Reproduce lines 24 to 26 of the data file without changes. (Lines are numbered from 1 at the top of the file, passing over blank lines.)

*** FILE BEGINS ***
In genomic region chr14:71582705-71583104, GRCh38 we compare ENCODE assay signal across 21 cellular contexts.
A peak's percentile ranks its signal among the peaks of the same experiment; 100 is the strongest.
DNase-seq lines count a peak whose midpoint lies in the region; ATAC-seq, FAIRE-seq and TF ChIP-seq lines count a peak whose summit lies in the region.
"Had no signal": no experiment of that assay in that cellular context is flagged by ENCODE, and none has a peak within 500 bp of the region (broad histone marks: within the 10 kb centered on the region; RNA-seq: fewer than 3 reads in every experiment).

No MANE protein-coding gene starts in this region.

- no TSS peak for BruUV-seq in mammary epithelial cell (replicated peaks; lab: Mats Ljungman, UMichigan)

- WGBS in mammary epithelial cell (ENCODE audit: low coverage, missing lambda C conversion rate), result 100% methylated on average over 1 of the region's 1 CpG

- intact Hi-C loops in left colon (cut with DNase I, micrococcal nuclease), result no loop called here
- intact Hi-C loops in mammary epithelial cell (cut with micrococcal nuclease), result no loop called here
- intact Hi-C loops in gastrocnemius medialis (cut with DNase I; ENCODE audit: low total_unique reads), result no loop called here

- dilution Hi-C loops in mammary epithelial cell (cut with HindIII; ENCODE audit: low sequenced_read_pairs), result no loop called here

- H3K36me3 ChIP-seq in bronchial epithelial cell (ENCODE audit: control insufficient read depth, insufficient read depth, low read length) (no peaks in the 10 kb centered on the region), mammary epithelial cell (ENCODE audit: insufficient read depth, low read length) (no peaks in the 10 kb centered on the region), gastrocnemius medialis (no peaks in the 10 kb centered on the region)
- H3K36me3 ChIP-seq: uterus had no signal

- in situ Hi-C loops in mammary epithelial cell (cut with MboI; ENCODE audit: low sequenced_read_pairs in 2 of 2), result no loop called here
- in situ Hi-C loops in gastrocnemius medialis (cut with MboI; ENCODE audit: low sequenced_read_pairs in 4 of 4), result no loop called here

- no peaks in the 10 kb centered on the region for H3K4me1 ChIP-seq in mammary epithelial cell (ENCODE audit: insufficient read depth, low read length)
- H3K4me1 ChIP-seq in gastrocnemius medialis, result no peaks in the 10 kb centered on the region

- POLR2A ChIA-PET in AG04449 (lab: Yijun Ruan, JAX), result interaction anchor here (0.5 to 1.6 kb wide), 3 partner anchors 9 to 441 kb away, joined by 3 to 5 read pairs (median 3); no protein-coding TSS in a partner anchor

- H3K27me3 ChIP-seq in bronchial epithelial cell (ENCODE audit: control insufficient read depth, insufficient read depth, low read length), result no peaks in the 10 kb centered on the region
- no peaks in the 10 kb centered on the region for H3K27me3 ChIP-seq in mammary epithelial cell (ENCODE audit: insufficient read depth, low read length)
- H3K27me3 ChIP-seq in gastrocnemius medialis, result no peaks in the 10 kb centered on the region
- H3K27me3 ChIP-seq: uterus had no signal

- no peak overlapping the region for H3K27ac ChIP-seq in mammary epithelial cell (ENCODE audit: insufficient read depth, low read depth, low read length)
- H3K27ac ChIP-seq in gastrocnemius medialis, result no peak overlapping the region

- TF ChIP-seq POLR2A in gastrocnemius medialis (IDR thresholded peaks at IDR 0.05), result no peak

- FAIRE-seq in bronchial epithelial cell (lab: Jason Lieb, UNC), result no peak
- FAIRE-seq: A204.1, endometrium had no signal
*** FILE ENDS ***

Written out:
- H3K27ac ChIP-seq in gastrocnemius medialis, result no peak overlapping the region

- TF ChIP-seq POLR2A in gastrocnemius medialis (IDR thresholded peaks at IDR 0.05), result no peak

- FAIRE-seq in bronchial epithelial cell (lab: Jason Lieb, UNC), result no peak